Notice the disruptive sound effects? Pretty inexcusable, especially considering there’s a whole sound channel (two, if you count the DPCM channel) that’s not being used. Realistically though, THE ENTIRE GAME is disruptive — it’s loaded with quick cuts that force the music to constantly start and stop at extremely short intervals. The minimalist soundtrack almost doesn’t matter because only a few seconds of anything plays before abruptly changing anyway.

For some context, here’s 720°’s arcade soundtrack, programmed and composed three years earlier by Earl Vickers, Hal Cannon, and Brad Fuller:

 

(credit:  rsscheck)

Well, that was seriously awesome. At about 4:40, we hear a much badder-assed FM version of the hilarious second song from the NES video. I can see how that crunchy distortion and full arrangement might be difficult to recreate with a more limited sound palette, but considering Brennan’s only vaguely accurate notes and timings, it sounds like he knew it was hopeless and just kind of gave up.

For even more context, here’s what Tim Follin was doing with the NES in 1989, when 720° was released:

 

(credit:  EchhiGuy)

Can you hear how much more is happening there? Driving beats, rich percussion, diverse square instruments… Not to mention a complicated but still captivating song structure. It’s more than 1:30 before anything loops at all.

THAT ONE TRACK IS ALMOST HALF AS LONG AS THE ENTIRE 720° SOUNDTRACK.

So, what went wrong? I’d surmise that Brennan simply didn’t have much NES experience. He seems to have specialized in composing for the ZX Spectrum and Commodore 64. Considering the chips he was used to, it’s actually very possible he DIDN’T know any better regarding Nintendo’s 2A03. Maybe he was facing a deadline and didn’t have time to learn more. Who knows?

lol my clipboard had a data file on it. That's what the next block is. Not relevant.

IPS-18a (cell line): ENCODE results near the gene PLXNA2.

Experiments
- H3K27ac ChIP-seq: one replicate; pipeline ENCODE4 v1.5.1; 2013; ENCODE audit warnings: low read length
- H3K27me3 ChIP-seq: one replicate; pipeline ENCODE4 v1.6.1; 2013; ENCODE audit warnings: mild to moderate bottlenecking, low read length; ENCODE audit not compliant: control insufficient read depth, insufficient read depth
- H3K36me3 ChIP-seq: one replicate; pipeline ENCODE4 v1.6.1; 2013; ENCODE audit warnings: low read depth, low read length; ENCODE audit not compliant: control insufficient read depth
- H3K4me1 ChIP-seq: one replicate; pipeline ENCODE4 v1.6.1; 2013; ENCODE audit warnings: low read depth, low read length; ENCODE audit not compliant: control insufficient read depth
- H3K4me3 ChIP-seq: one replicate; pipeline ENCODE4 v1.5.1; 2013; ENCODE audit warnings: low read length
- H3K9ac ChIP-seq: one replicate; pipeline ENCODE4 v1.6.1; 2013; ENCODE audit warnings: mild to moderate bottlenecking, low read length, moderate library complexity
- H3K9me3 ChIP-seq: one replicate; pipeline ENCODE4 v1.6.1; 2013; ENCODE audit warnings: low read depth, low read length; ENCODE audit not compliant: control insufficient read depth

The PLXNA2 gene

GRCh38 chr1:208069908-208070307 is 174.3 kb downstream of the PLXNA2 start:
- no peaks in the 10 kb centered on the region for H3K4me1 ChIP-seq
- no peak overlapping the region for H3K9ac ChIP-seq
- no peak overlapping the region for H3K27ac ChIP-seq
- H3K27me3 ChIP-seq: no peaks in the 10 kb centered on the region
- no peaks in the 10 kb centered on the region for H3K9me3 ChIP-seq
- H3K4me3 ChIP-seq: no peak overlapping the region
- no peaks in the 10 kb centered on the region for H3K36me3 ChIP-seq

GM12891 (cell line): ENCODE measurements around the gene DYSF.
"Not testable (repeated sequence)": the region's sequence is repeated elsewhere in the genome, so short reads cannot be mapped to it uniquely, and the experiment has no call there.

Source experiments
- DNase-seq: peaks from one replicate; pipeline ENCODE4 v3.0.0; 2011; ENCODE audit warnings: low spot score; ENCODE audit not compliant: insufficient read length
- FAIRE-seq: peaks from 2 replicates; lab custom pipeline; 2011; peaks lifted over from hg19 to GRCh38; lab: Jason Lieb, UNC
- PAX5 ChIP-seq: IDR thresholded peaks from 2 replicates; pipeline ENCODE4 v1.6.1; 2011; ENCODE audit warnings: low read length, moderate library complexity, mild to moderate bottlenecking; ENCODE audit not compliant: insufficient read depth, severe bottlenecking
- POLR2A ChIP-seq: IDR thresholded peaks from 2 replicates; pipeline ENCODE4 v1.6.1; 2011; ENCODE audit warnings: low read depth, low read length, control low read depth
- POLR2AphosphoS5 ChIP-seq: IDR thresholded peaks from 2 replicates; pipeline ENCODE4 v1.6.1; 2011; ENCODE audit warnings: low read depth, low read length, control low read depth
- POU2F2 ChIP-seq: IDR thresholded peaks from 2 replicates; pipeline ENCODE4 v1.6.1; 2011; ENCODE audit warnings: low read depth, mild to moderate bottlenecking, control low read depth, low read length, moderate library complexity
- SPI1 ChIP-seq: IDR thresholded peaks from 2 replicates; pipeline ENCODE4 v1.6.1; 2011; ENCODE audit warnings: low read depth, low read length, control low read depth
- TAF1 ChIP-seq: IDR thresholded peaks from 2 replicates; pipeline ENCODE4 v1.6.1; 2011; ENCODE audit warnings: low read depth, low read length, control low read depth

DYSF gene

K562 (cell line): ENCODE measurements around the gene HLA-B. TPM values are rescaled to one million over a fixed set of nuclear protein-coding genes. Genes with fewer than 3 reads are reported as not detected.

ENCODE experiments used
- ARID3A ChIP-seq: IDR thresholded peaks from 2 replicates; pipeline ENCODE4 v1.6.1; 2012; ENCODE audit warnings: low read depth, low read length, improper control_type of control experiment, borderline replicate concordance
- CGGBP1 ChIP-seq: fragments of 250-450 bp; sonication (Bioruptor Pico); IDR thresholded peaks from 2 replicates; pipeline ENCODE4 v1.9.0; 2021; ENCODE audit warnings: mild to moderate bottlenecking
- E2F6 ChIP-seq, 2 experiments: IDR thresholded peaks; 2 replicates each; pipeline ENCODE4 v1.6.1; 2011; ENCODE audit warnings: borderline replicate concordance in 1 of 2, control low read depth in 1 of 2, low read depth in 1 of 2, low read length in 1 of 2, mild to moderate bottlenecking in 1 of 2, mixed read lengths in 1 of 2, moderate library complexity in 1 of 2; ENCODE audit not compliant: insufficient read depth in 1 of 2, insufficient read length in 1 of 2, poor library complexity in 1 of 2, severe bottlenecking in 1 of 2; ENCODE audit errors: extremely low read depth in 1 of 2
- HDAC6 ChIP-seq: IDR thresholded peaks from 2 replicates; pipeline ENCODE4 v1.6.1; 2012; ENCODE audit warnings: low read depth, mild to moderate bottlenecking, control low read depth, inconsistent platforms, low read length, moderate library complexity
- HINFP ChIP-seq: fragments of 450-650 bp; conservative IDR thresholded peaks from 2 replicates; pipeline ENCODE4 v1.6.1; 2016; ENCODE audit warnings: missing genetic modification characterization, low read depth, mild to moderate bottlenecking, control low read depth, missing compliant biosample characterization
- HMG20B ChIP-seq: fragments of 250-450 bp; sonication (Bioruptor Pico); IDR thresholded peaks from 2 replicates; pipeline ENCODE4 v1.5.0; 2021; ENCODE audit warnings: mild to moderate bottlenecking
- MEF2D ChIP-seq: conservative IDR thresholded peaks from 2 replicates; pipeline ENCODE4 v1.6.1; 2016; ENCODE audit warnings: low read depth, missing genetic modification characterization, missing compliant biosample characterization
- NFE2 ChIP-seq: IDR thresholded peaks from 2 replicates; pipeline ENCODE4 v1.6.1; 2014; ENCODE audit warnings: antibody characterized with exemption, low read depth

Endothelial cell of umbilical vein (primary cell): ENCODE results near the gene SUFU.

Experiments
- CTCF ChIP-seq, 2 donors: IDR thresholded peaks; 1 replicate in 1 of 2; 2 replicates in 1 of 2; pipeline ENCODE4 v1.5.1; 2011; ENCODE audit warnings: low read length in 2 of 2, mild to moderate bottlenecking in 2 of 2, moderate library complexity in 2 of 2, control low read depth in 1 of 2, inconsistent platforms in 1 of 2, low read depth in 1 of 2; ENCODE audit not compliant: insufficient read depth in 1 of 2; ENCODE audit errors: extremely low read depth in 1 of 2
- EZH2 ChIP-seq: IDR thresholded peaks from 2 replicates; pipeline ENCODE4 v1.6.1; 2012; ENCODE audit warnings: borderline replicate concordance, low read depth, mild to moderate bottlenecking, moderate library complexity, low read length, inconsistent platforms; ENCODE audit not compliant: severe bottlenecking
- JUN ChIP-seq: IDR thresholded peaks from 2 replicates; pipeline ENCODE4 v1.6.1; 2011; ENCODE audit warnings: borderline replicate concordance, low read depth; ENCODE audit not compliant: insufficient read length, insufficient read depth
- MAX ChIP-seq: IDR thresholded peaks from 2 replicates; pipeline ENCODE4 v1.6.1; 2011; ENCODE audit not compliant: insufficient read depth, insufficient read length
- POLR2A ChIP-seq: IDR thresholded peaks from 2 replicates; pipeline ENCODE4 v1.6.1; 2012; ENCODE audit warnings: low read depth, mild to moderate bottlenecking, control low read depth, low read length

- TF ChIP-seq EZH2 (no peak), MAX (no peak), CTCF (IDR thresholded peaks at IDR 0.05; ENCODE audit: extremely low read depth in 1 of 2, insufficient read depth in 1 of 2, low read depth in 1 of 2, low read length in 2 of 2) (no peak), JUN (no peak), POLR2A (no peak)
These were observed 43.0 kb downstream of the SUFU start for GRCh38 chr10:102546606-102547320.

But here’s a fun epilogue: 720° seems to have been Brennan’s final soundtrack, as composer Gavan Anderson took over at Beam Software shortly after its release. Unfortunately, Anderson’s work isn’t much of a step up:

(credit:  Otouto72)

Apparently, the “street brawler” wasn’t the only bad part of the game.

Anyway, in summary, 720° for the NES was basically a weak port with an even weaker soundtrack. With such glaringly obvious flaws, the final product ends up sounding like a bunch of sketches that somehow made it into the game by accident.  ~Paul Weinstein, aka Chipocrite

Thanks for reading, guys!  As always, feedback is welcome.  And don’t forget to check out www.chipocrite.com to see what Paul’s up to!

About Classical Gaming

Steve Lakawicz holds an MM in Music Performance from Temple University as well as a BM in Tuba Performance from Rutgers University . His teachers include Paul Scott, Scott Mendoker, and Jay Krush. His love of video game music has lead him to form a blog, Classical Gaming, to promote discussion both casual and academic about the music of video games. He is the co-founder of the video game/nerd music chamber ensemble, Beta Test Music and regularly composes/performs chiptune music as Ap0c. He currently resides in Philadelphia where he teaches college statistics at Temple University. View all posts by Classical Gaming

3 responses to “GAME MUSIC HELL: 720° by Paul Weinstein, AKA Chipocrite

  • Elizabeth Blitz-McGinsky

    Retrogamer magazine frequently interviews composers from the NES-era, and it does seem that the transition from “home computer” systems to the NES was difficult/frustrating for many of the composers (along with it being difficult for game programmers…)

    So …your assumption about him not actually knowing how to compose for the NES very well may be correct. Was 720 one of those bootleg unlicensed Tengen games?

  • Muuurgh

    To be honest, after I listened to the first video I was a bit sympathetic, thinking, ‘Oh man, this is a little silly but video game hell? Aren’t you being a little harsh?’ It sounded like a weak minimalist NES game to me, and that’s about it–something goofy and forgettable (though, I found your “fundamental problems” spot-on; those are unforgivable).